Bad Day in the UMinh

David Freeman

On December 9, we made a pickup in the South China Sea. It was a Dustoff mission that had been called in by the US Navy destroyer, the Arnold Isabel. An injured seaman required medical treatment at the Third Surg hospital in Binh Thuy.

It was my first pickup at sea, but there was really nothing to it. The destroyer had radar on board and once we were offshore, they vectored us right to their location. The forward deck had a large helipad on it and the seas were relatively calm. We approached the helipad at a 45-degree angle to the ship’s axis and hardly noticed that it was underway.

Later that afternoon a mission occurred that I will never forget. We were in the air and received a call to proceed to coordinates WR8770. This was an area in the U Minh forest approximately 20 clicks south of the sea coast town of Rach Gia. The U Minh covered a large portion of the southern Cau Mau peninsula. It was a VC haven and we didn’t like to venture in there if we didn’t have to.

We arrived on station to join a party already in progress. Both Loaches in a white team from the C/16 Cav had been shot down, almost simultaneously. The C&C ship had picked up one of the crews almost immediately. Both occupants of the other helicopter were pinned down by enemy fire coming from a tree line less than 50 yards from their position. Several aircraft had attempted to go in after them and had been turned away by intense enemy fire.

When we arrived on station the Command and Control ship was orbiting overhead. There were several slicks in the area and two Cobras, which had arrived about the same time we did. We were all communicating with each other via UHF, while the C & C ship had apparently established contact with the guys on the ground via FM. One of the men was injured and the other was trying to help him, while fighting off the bad guys with his personal weapon.

The mission commander quickly evaluated his new assets and came up with a plan. The Cobras would make a rocket attack on the tree line to cover us, while we picked up the two men on the ground. Two of the slicks would accompany us, providing more covering fire with their M-60s.

It was a good plan we felt comfortable with it. The Cobras started their run, with us right behind. The slicks moved into position slightly behind and on either side of us. As we descended, I clearly saw the two men on the ground. One was in the cabin area, the other standing on the skids. Tracers were flying all around them and they didn’t have much cover.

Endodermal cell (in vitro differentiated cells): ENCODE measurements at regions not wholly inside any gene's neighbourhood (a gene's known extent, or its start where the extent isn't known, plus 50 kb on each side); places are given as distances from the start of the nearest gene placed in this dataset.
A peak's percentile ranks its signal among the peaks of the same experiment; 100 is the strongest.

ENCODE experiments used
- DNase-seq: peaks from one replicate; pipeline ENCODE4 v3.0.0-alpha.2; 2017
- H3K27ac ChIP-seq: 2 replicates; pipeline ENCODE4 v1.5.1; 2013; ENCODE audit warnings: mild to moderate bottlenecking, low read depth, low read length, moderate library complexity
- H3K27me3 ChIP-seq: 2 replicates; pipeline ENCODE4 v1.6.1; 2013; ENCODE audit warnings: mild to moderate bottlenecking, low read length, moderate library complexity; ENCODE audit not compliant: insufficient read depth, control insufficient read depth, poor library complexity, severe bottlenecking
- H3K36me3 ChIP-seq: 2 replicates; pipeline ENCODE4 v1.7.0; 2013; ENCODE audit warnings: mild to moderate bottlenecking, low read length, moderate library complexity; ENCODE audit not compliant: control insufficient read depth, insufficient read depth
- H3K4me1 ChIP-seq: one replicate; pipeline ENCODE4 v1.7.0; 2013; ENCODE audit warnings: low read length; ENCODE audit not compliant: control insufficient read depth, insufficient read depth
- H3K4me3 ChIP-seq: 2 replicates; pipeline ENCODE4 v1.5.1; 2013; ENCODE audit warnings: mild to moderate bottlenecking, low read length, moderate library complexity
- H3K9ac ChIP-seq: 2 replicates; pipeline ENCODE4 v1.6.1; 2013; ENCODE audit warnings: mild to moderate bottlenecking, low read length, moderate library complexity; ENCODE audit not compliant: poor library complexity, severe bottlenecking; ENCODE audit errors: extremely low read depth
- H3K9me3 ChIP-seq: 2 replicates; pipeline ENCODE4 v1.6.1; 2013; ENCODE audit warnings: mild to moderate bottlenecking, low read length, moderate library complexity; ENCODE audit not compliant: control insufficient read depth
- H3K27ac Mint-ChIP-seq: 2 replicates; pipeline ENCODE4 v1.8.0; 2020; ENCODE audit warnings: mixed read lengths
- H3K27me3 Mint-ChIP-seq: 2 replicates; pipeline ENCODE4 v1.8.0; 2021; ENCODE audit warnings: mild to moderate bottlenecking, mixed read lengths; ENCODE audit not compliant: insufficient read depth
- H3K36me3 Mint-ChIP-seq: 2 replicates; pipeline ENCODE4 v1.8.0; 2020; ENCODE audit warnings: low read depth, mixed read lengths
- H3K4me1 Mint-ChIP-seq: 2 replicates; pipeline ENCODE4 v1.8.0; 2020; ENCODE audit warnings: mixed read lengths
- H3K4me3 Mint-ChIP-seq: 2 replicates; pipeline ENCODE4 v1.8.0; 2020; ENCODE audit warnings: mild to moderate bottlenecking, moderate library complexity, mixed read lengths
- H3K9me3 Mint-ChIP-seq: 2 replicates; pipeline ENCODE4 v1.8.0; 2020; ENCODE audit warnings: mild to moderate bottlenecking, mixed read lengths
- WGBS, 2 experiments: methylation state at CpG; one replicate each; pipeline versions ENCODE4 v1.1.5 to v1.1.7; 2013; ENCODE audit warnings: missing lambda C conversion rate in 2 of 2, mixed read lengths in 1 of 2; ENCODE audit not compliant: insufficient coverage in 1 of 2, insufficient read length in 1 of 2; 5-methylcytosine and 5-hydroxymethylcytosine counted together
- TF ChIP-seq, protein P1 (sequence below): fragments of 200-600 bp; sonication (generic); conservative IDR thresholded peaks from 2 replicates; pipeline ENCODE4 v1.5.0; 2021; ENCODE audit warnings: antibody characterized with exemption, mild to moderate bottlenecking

The first Cobra fired his rockets into the tree line at the enemy. The second Cobra was right in front of us, flying slow and with his nose angled slightly to the right. When we were about 200 feet from touchdown, he fired his rockets. Just as they exited the tubes, we heard somebody exclaim, “Oh, my God!” over the radio. Immediately, it became apparent why. One of the rockets fired by the second Cobra went wild and hit the OH-6, rupturing the fuel tank and enveloping the Loach and the two crew members in flames.

In shock, we broke off our approach. The C & C bird quietly released us from the mission.

The radios were dead silent as we headed back to base. Each of us felt the loss, though we didn’t know the victims. Most of the others were in the same unit and did know the men who had just been killed. I imagined the grief felt by the Cobra crew, whose rocket had done the damage. There was absolutely nothing they could have done to prevent what happened. It was a wild rocket that went more than thirty degrees off course. Still, you knew it was something they would live with a long, long time.

By David Freeman

Professional dedicated to training and equipping people to live safely in a dangerous world.

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